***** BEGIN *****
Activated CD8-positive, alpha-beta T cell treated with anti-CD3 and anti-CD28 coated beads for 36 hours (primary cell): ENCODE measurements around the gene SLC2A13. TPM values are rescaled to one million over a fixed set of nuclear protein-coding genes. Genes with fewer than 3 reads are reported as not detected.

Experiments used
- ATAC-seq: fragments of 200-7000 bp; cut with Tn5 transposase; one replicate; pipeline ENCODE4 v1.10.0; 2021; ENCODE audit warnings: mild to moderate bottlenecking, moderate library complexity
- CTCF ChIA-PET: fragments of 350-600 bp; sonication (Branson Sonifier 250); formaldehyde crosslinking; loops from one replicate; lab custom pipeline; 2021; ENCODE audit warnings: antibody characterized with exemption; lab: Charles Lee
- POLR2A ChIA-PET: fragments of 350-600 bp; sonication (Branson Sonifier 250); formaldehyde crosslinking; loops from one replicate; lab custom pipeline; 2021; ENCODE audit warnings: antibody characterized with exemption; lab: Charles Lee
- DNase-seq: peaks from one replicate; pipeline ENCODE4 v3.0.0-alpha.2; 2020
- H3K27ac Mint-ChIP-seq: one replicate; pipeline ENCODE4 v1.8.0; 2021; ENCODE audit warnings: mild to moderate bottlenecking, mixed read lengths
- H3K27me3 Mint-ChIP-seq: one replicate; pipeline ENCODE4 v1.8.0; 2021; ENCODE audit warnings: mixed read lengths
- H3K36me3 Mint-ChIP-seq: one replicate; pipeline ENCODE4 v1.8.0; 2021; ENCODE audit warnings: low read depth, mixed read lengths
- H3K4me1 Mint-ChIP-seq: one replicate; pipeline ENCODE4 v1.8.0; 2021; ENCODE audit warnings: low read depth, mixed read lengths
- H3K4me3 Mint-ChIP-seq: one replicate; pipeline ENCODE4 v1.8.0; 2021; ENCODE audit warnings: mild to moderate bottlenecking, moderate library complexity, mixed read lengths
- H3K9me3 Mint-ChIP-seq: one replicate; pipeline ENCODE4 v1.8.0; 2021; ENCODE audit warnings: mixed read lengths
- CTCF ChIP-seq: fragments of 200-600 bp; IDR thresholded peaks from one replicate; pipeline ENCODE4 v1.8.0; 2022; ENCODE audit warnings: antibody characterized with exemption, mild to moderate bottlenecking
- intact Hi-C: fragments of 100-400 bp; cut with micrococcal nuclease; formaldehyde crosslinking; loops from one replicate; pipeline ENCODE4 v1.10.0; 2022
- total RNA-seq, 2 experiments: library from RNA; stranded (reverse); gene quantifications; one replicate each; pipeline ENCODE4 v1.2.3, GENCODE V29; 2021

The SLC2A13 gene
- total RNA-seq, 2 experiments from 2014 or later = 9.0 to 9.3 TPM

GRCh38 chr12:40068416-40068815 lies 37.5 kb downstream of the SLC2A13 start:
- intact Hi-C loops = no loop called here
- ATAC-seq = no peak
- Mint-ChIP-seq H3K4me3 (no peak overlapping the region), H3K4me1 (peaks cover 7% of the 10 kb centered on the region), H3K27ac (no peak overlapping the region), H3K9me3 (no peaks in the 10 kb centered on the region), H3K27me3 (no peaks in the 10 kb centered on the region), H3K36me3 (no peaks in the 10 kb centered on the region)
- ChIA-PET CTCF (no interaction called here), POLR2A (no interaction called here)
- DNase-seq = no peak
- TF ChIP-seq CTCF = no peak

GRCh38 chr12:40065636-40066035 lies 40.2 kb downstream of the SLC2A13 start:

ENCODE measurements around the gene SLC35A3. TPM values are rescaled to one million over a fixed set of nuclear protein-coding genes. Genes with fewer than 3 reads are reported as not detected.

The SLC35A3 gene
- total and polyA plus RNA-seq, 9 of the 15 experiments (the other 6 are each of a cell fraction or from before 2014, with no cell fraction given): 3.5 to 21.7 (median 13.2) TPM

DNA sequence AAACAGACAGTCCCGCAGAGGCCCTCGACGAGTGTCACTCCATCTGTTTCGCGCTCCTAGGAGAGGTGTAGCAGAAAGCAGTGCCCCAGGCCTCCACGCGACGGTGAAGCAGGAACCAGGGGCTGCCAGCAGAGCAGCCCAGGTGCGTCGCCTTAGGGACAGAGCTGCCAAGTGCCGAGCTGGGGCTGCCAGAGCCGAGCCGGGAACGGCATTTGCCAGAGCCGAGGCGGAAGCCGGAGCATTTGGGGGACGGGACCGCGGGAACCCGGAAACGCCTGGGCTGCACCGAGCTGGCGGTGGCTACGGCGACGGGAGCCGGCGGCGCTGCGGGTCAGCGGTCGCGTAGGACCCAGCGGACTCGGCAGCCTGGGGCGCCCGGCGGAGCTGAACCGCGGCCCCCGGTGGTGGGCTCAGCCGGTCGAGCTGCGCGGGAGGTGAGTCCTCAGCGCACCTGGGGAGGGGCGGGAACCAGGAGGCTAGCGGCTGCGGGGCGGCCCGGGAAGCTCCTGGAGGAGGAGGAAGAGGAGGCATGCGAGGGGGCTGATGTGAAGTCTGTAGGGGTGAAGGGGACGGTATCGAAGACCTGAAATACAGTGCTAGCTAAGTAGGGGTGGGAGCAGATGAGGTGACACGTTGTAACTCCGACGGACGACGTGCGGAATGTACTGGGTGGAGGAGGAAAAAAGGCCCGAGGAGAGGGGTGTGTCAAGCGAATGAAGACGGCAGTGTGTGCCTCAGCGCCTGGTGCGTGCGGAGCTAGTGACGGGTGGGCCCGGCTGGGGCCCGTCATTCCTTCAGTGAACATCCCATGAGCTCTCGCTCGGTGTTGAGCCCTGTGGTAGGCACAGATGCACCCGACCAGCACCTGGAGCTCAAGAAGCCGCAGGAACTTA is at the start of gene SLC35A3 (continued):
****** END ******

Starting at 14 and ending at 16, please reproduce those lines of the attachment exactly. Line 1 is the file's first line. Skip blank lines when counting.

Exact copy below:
- intact Hi-C: fragments of 100-400 bp; cut with micrococcal nuclease; formaldehyde crosslinking; loops from one replicate; pipeline ENCODE4 v1.10.0; 2022
- total RNA-seq, 2 experiments: library from RNA; stranded (reverse); gene quantifications; one replicate each; pipeline ENCODE4 v1.2.3, GENCODE V29; 2021

The SLC2A13 gene